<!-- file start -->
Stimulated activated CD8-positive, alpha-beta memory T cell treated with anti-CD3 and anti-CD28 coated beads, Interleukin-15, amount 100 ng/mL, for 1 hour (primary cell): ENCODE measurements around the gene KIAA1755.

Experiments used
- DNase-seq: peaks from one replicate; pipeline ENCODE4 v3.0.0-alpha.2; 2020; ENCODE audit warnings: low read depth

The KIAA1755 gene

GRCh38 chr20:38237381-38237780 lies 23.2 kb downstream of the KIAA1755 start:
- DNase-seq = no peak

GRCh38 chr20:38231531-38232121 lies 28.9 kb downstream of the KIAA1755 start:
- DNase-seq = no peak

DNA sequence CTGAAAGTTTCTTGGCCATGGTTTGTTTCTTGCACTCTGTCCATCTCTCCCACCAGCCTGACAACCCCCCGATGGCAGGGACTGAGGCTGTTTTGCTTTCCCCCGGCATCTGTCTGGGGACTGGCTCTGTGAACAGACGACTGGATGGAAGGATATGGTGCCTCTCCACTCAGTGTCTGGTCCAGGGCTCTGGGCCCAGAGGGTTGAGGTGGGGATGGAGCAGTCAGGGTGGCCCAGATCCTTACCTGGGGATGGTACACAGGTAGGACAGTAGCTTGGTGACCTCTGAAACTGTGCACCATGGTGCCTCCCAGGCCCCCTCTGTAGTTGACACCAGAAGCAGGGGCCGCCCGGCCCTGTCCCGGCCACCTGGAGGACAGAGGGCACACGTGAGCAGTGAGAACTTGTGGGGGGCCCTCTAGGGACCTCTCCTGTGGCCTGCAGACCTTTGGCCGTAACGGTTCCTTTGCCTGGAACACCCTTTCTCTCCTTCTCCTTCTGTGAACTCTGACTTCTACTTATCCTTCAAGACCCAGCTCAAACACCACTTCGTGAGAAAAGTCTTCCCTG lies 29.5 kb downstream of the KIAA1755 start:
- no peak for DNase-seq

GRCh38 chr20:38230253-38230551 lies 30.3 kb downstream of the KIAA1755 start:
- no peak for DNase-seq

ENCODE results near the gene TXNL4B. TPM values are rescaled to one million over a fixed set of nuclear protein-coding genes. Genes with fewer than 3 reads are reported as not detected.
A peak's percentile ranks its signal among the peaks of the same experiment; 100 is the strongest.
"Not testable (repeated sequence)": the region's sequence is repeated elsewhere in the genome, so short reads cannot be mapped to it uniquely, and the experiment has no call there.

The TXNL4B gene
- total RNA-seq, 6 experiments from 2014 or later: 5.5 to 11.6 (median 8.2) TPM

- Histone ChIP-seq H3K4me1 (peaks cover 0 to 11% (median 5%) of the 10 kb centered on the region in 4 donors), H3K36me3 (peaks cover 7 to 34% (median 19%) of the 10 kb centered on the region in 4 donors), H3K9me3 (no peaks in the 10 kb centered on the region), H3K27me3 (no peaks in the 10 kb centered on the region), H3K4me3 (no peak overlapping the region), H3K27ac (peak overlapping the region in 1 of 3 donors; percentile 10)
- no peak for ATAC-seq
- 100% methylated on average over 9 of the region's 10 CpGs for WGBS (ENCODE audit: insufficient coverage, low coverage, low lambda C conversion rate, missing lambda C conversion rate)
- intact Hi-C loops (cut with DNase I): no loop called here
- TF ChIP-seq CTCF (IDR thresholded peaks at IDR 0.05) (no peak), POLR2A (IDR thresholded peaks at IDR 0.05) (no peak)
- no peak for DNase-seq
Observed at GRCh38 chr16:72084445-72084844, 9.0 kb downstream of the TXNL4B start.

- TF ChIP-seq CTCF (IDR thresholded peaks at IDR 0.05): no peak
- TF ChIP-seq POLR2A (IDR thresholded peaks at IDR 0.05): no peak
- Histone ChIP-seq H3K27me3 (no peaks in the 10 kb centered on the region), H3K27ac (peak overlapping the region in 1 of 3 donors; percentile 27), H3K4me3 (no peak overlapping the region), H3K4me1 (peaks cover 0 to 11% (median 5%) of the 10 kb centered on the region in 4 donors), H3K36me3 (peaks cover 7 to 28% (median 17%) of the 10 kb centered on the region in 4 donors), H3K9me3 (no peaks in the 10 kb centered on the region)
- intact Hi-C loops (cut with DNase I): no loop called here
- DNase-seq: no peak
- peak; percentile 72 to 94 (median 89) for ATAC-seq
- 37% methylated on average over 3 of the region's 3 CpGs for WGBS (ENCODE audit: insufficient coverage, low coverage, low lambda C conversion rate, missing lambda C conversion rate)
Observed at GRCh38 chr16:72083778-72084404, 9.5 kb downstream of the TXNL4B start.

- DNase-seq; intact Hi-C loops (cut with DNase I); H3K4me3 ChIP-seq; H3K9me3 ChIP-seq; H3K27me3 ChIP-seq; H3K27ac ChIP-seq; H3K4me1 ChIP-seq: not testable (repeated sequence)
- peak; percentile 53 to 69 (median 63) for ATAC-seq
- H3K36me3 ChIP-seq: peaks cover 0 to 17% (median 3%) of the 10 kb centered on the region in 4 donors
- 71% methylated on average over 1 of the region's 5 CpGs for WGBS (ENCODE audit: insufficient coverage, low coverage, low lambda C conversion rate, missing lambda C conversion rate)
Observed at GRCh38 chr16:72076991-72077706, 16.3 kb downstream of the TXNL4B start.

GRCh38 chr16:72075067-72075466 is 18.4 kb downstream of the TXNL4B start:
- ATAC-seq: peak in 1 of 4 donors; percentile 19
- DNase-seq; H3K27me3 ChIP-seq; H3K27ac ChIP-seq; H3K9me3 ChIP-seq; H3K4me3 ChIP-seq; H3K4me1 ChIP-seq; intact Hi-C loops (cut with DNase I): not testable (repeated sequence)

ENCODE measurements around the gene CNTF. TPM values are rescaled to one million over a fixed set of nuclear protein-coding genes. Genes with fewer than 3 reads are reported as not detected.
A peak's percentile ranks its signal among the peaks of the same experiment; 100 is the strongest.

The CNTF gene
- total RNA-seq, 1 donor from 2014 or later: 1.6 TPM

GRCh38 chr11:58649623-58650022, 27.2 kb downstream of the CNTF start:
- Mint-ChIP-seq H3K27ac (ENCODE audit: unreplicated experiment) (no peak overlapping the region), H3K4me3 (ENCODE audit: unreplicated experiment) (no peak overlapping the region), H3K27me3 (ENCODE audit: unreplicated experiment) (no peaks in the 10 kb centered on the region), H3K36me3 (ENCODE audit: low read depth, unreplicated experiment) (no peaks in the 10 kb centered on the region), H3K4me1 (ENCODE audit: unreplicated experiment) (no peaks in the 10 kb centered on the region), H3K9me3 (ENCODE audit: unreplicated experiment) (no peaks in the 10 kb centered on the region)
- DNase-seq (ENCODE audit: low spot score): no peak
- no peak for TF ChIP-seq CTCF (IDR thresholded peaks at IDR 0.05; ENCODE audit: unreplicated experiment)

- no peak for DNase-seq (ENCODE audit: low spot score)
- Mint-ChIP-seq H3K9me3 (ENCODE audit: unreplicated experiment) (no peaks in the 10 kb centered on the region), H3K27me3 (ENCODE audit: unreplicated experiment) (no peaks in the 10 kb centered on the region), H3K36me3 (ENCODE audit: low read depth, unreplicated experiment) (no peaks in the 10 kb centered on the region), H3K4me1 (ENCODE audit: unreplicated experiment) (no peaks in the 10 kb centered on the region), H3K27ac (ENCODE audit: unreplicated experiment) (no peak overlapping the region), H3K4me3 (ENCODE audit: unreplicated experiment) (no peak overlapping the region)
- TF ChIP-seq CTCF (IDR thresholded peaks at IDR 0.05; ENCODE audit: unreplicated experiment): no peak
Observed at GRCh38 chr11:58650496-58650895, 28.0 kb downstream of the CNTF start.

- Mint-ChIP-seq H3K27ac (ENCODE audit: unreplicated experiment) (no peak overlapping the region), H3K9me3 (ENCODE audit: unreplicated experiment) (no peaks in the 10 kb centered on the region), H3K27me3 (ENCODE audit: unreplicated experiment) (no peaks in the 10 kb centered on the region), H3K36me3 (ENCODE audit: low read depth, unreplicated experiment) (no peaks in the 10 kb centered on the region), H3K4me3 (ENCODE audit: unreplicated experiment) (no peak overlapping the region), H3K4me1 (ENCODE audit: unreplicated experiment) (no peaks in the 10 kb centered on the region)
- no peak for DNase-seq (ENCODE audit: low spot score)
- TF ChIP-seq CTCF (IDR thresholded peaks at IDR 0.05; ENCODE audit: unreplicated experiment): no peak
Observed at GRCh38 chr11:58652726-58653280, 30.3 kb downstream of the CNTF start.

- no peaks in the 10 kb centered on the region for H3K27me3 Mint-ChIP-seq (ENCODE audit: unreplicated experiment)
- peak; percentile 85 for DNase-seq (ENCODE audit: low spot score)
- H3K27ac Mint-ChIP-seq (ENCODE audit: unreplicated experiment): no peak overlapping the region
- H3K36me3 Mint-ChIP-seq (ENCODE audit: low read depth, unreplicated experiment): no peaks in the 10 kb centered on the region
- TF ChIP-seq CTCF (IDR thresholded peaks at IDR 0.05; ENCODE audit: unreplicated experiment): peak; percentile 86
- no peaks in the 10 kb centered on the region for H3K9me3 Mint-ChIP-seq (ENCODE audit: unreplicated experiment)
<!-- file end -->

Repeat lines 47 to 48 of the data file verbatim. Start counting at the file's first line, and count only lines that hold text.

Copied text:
- DNase-seq (ENCODE audit: low spot score): no peak
- no peak for TF ChIP-seq CTCF (IDR thresholded peaks at IDR 0.05; ENCODE audit: unreplicated experiment)